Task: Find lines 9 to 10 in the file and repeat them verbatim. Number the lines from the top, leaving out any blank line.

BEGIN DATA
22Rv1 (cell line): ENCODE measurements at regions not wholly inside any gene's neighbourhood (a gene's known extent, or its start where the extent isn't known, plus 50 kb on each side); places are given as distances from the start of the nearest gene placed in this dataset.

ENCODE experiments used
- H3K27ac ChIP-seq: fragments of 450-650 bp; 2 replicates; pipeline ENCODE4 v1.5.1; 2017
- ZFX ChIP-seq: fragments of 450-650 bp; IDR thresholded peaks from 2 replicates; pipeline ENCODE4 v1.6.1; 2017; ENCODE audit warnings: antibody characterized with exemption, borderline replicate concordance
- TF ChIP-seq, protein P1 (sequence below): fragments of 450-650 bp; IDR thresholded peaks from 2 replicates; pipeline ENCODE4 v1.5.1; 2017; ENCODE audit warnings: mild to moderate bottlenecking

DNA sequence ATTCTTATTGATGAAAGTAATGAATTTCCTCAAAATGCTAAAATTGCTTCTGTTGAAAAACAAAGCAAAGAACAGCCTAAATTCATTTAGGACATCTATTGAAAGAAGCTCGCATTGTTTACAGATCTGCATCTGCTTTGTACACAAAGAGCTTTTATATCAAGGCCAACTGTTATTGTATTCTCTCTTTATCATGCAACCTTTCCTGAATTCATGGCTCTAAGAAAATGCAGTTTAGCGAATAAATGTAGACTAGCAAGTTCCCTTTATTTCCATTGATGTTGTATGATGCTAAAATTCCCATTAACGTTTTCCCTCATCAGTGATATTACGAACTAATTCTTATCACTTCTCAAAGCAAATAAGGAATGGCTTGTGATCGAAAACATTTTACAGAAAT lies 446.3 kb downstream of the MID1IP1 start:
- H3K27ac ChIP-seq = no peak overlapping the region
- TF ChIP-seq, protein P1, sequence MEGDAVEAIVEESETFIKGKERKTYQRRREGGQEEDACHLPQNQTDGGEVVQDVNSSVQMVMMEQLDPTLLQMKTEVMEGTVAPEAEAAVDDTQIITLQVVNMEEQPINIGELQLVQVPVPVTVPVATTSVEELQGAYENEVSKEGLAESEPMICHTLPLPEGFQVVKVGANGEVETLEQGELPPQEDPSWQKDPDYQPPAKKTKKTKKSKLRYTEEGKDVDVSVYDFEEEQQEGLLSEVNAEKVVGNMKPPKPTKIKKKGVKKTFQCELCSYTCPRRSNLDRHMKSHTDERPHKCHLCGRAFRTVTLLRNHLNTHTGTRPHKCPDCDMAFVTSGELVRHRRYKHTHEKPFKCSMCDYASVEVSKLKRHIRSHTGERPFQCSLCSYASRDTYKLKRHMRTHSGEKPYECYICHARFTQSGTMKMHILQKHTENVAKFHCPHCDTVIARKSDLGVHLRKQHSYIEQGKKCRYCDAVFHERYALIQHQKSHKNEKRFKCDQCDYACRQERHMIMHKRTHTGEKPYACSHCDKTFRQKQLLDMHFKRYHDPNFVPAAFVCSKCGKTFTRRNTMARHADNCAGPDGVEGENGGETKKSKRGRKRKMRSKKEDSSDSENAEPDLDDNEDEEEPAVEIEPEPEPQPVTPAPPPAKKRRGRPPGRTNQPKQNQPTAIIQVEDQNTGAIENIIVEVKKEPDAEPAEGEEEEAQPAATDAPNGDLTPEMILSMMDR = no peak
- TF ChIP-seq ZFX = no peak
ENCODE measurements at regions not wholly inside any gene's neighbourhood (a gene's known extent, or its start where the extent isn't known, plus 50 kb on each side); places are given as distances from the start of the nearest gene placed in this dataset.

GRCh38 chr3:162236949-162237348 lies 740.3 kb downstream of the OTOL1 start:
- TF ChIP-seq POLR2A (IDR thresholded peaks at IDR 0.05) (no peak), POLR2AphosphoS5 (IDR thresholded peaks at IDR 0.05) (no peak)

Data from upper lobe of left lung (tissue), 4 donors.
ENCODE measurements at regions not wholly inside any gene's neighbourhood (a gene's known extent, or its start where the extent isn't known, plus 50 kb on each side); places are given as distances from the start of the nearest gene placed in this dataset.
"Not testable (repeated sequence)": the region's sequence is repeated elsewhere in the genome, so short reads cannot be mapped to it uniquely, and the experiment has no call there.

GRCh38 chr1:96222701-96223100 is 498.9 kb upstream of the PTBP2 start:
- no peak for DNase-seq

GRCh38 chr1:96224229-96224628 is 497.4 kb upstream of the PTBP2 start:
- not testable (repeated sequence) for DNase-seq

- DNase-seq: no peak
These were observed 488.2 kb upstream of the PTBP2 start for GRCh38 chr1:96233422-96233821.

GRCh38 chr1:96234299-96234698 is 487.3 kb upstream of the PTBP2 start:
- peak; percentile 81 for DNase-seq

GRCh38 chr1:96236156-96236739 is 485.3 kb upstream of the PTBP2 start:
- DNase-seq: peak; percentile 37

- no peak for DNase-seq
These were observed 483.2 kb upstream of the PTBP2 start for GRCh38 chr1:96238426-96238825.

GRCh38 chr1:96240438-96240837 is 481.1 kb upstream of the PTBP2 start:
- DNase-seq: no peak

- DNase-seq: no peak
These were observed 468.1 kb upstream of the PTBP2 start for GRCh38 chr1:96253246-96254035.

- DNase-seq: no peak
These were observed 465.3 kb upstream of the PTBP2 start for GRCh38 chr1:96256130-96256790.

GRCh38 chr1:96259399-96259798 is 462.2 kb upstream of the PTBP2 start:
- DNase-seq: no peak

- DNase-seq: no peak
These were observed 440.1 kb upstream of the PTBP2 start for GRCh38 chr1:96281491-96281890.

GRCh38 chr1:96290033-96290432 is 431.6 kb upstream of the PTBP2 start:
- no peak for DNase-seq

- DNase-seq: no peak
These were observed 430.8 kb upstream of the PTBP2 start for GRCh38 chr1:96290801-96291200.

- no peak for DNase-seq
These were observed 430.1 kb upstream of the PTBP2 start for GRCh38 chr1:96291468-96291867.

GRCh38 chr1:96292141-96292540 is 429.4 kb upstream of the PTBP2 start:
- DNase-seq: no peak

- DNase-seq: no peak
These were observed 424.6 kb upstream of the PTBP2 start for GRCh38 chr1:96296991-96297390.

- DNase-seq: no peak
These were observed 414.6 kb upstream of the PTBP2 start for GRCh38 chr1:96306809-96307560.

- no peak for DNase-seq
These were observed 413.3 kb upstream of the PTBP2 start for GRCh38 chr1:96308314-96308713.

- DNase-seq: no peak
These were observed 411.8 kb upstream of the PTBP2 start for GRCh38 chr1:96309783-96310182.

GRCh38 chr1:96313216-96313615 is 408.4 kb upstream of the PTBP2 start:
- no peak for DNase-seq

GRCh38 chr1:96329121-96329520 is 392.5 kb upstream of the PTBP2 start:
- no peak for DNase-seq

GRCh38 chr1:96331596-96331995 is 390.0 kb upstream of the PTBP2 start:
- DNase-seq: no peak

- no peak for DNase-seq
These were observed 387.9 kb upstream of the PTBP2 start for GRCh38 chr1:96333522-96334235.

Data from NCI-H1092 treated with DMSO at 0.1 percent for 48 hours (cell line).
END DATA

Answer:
- TF ChIP-seq ZFX = no peak
ENCODE measurements at regions not wholly inside any gene's neighbourhood (a gene's known extent, or its start where the extent isn't known, plus 50 kb on each side); places are given as distances from the start of the nearest gene placed in this dataset.